"We're using our groundwater resources too fast—faster than they're being renewed," Dr. Tom Gleeson says in a University of Victoria press release. Gleeson, along with fellow researchers, published the most accurate map of Earth's groundwater supply to date on Monday in Nature Geoscience. The study found there is about 14.3 million cubic miles of groundwater left on Earth. But that's not as encouraging as it sounds, according to Reuters, because no more than 6% of it is renewable within a human lifetime. "That's never been known before," says Gleeson, who adds that people are going to need to manage that resource better as water demands grow amid ongoing drought. "Groundwater can and should be thought of as a very useful buffer to climate extremes," he says. "It's a valuable and strategic resource for mitigating the extreme impacts of climate."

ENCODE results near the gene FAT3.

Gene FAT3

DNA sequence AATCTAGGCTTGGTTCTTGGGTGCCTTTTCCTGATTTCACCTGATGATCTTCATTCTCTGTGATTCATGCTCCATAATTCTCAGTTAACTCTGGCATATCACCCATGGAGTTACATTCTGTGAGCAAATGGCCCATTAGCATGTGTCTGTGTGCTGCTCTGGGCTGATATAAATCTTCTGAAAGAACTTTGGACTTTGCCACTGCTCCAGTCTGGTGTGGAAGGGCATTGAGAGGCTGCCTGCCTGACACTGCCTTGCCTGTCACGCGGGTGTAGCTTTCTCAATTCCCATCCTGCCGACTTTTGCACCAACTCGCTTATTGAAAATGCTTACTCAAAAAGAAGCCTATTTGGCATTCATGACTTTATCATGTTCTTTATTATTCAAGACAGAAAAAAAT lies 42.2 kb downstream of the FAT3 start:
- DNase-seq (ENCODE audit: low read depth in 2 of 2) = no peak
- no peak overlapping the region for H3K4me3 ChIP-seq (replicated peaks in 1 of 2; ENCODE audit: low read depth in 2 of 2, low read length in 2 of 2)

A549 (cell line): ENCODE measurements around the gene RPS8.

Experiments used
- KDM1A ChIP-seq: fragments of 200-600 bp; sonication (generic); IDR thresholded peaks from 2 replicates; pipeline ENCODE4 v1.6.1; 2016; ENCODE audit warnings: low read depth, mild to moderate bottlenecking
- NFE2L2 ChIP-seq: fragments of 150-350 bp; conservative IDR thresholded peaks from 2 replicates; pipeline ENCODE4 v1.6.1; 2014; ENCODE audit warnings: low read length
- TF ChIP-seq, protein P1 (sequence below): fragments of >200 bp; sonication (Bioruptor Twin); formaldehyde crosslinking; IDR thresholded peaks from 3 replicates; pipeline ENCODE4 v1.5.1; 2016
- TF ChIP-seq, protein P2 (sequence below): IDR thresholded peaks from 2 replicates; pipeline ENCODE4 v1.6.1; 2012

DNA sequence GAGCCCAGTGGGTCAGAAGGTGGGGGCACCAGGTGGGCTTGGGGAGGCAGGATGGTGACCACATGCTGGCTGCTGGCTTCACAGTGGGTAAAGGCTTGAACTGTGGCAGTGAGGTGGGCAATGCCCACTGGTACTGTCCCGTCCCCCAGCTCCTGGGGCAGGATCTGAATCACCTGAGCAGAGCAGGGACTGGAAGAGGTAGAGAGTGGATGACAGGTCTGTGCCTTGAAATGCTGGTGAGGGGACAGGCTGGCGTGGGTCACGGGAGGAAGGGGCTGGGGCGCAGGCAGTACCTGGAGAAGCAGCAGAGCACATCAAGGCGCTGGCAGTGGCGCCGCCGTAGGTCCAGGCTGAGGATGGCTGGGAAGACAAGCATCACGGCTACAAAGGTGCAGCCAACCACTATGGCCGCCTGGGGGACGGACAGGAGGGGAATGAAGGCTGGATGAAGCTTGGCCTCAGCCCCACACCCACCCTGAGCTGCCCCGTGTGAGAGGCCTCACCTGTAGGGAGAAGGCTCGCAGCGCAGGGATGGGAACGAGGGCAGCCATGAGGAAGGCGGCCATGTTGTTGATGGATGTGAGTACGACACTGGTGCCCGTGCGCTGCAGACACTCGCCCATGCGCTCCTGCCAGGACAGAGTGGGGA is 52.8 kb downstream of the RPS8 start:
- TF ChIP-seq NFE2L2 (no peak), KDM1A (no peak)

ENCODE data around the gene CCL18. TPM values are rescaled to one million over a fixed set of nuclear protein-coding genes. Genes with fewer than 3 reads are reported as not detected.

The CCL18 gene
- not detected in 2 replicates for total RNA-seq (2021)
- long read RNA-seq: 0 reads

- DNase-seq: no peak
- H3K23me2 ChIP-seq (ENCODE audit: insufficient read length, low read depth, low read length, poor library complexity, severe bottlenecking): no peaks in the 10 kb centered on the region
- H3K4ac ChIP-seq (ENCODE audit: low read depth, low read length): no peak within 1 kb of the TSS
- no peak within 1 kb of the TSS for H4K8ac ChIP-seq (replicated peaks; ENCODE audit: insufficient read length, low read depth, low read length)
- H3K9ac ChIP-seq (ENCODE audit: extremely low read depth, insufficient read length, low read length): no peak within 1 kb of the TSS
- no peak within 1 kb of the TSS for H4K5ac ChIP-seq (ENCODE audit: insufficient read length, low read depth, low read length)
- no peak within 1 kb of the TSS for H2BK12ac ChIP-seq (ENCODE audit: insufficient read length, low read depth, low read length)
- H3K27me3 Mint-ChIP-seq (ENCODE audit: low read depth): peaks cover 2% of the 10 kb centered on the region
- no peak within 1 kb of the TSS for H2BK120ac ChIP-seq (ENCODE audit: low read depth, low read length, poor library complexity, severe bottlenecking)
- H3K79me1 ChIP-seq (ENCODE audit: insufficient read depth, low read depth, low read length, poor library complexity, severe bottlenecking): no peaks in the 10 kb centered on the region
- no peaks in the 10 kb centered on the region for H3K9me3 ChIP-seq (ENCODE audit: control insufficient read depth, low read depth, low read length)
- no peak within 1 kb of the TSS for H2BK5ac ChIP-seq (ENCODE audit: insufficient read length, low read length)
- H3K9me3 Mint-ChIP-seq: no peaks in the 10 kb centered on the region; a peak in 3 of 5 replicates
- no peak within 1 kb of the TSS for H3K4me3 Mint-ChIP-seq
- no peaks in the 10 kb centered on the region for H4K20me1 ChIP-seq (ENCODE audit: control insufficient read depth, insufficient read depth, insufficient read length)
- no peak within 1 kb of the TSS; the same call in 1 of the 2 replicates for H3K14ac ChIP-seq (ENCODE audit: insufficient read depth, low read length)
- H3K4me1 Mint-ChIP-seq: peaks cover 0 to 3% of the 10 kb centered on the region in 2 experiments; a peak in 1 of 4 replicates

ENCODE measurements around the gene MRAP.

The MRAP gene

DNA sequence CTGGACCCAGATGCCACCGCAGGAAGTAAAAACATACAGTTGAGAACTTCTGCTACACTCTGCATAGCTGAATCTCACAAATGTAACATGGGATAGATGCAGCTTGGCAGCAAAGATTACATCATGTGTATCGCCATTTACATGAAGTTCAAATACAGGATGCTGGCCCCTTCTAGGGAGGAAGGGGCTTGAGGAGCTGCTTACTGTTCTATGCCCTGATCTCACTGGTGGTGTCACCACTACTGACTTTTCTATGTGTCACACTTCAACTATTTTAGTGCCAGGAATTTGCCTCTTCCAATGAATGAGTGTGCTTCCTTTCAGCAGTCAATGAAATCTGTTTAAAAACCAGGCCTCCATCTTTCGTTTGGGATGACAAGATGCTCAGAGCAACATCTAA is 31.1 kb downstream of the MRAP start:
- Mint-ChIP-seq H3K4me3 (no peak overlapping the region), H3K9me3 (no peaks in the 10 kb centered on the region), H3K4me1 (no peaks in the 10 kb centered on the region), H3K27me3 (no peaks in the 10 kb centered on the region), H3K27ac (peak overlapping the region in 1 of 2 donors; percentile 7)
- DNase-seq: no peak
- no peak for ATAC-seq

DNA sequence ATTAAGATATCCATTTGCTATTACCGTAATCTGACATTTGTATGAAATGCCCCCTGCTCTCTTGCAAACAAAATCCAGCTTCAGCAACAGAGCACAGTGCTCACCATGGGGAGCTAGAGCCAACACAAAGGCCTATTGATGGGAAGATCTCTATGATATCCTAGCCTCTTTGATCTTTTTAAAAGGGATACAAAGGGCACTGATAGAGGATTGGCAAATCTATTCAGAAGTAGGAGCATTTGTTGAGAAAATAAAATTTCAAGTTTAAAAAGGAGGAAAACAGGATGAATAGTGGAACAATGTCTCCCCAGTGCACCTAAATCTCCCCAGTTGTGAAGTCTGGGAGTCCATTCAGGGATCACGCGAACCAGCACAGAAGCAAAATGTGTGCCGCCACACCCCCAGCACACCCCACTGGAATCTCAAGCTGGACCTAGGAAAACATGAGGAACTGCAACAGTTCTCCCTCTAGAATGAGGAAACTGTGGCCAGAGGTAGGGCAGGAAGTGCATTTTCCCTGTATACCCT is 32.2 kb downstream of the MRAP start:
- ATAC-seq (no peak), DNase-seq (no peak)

The amount of groundwater less than 50 years old is enough to cover every continent with approximately 10 feet of water, according to the study. But while that young groundwater is more quickly replenished, it's also more easily polluted by people and impacted by climate change, Reuters reports. The rest of Earth's groundwater—which can be millions of years old—is much deeper underground and can be extremely salty and contain harmful elements, according to the press release. The next step is to figure out how dire the situation is. "Since we now know how much groundwater is being depleted and how much there is, we will be able to estimate how long until we run out," Gleeson says. (But at least we might have more helium left that we thought.)